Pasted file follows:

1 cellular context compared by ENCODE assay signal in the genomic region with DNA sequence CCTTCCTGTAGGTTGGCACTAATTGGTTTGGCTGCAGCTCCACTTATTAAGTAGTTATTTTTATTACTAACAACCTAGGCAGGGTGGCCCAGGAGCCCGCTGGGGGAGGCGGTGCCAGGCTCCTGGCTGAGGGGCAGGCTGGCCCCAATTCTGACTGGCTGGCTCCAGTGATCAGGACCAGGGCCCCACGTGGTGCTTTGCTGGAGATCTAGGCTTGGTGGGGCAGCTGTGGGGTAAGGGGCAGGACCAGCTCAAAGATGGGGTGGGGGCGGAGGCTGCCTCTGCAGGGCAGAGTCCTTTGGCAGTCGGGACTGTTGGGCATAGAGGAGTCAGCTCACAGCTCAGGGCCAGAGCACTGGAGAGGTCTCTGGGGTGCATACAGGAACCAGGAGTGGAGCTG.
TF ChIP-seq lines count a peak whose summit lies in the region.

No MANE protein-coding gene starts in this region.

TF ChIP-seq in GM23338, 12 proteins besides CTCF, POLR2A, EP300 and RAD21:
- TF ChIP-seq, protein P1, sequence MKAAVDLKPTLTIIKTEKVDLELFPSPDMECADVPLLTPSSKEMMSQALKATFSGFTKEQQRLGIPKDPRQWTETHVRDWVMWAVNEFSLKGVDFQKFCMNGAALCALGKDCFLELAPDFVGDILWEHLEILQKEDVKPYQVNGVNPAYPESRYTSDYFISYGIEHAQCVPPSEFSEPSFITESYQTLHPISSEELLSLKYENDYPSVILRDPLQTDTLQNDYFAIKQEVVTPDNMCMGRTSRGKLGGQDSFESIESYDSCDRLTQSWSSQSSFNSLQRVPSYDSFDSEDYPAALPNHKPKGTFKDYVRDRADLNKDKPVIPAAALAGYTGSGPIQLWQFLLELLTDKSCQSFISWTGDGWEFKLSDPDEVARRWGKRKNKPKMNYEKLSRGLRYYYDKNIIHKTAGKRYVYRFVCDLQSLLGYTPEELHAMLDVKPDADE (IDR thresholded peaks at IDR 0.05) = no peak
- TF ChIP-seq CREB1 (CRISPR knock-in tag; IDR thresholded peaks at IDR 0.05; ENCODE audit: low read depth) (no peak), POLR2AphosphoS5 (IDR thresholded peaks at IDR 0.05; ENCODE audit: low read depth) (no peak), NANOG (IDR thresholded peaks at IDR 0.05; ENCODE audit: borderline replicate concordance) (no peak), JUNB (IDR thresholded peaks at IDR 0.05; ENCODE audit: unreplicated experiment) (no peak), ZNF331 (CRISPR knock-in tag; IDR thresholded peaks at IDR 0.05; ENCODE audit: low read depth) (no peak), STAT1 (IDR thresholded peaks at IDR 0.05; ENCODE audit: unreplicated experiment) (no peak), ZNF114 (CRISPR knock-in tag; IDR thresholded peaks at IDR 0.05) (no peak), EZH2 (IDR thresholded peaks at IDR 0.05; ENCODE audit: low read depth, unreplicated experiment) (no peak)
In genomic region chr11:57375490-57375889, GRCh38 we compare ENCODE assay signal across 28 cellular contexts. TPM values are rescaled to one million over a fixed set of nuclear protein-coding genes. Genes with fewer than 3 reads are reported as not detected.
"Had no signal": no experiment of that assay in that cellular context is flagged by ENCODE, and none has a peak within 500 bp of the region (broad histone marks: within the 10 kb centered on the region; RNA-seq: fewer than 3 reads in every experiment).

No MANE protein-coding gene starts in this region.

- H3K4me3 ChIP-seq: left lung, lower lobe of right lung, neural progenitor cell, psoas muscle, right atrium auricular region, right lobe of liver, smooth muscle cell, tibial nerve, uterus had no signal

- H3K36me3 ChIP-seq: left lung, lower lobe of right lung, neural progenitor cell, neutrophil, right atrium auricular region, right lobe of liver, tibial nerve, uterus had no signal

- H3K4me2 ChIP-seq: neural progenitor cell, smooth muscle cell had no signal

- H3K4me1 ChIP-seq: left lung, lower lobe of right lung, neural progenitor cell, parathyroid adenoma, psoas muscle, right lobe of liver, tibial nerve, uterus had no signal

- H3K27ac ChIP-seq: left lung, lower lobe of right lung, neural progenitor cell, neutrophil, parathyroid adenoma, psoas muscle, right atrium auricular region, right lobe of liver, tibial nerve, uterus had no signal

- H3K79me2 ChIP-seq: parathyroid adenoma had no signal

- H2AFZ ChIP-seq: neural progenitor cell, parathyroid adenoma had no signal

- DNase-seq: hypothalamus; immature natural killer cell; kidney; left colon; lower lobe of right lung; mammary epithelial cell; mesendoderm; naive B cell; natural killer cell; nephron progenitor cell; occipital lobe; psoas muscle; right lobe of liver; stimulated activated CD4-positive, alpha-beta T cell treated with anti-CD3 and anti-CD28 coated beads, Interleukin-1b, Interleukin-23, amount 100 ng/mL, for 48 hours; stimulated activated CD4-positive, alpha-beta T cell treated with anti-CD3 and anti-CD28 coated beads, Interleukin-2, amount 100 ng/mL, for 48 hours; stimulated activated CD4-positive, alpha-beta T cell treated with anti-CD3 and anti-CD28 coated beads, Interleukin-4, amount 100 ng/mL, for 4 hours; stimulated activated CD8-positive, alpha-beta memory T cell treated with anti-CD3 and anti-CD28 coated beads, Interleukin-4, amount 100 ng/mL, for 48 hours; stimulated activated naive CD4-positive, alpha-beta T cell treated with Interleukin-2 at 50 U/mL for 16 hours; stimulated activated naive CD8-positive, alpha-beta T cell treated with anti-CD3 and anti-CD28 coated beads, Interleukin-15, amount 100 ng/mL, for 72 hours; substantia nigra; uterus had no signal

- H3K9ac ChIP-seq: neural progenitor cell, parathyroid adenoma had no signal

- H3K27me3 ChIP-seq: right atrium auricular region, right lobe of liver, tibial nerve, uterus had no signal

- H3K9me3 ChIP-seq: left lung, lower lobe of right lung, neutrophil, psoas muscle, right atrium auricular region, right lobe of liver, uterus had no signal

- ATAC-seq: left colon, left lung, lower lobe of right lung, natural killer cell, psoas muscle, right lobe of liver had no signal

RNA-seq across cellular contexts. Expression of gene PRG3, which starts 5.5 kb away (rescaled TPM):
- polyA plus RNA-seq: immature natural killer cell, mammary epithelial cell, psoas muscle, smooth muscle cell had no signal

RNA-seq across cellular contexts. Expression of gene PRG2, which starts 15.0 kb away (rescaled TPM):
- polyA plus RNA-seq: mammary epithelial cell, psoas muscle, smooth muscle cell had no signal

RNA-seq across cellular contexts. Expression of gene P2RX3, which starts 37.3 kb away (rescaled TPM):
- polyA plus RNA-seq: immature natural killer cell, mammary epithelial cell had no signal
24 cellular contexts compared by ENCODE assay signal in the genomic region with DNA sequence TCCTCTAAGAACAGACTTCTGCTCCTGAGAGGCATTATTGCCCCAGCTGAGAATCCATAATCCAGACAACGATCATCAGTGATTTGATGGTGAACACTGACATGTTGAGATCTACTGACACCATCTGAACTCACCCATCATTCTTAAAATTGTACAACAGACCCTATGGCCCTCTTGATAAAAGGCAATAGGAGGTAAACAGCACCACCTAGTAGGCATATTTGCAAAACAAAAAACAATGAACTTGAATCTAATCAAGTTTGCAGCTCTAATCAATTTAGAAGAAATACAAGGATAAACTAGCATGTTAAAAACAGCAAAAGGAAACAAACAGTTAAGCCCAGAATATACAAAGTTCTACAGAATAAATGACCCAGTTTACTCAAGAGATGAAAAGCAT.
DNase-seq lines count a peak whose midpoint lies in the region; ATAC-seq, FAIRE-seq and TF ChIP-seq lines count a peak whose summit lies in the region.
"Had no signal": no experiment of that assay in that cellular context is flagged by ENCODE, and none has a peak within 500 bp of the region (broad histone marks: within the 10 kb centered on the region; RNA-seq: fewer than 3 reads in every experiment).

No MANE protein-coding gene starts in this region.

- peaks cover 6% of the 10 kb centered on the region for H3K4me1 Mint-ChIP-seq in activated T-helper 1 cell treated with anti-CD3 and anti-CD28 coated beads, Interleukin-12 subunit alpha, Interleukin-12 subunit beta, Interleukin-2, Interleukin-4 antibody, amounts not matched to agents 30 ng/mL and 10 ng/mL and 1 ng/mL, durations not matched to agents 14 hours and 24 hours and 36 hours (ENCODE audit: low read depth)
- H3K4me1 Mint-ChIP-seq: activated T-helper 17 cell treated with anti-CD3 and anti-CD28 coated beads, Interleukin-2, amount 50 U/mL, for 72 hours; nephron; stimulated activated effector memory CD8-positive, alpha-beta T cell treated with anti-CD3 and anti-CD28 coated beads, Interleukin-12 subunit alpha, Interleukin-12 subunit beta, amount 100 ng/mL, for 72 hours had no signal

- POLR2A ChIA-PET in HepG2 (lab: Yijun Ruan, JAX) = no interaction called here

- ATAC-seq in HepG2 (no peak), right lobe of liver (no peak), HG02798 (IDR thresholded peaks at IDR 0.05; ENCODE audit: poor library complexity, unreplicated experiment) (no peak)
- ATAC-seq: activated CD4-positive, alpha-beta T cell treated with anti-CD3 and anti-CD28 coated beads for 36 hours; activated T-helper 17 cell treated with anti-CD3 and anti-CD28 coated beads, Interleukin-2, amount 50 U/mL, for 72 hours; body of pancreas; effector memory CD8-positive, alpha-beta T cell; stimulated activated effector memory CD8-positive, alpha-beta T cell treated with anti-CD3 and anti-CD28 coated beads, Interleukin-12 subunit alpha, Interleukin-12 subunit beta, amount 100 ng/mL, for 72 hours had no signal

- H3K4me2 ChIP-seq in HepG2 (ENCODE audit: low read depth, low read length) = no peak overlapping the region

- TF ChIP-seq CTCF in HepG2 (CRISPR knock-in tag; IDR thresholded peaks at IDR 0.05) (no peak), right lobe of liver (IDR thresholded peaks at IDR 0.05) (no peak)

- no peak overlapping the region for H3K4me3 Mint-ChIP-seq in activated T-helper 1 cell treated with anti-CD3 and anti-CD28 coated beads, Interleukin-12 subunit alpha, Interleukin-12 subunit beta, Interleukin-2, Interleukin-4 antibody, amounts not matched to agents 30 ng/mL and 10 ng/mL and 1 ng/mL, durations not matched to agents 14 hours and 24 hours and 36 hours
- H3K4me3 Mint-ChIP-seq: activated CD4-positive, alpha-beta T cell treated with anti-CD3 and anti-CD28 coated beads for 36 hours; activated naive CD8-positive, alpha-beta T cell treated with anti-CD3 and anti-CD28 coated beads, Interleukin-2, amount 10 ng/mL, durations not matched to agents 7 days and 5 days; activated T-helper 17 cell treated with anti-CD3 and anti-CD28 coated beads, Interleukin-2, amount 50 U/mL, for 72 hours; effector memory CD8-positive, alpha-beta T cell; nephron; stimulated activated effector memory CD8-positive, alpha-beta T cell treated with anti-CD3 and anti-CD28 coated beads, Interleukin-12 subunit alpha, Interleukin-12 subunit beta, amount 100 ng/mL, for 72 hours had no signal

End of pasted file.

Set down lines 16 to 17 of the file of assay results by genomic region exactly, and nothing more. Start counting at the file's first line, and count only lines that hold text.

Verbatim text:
- H2AFZ ChIP-seq: neural progenitor cell, parathyroid adenoma had no signal

- DNase-seq: hypothalamus; immature natural killer cell; kidney; left colon; lower lobe of right lung; mammary epithelial cell; mesendoderm; naive B cell; natural killer cell; nephron progenitor cell; occipital lobe; psoas muscle; right lobe of liver; stimulated activated CD4-positive, alpha-beta T cell treated with anti-CD3 and anti-CD28 coated beads, Interleukin-1b, Interleukin-23, amount 100 ng/mL, for 48 hours; stimulated activated CD4-positive, alpha-beta T cell treated with anti-CD3 and anti-CD28 coated beads, Interleukin-2, amount 100 ng/mL, for 48 hours; stimulated activated CD4-positive, alpha-beta T cell treated with anti-CD3 and anti-CD28 coated beads, Interleukin-4, amount 100 ng/mL, for 4 hours; stimulated activated CD8-positive, alpha-beta memory T cell treated with anti-CD3 and anti-CD28 coated beads, Interleukin-4, amount 100 ng/mL, for 48 hours; stimulated activated naive CD4-positive, alpha-beta T cell treated with Interleukin-2 at 50 U/mL for 16 hours; stimulated activated naive CD8-positive, alpha-beta T cell treated with anti-CD3 and anti-CD28 coated beads, Interleukin-15, amount 100 ng/mL, for 72 hours; substantia nigra; uterus had no signal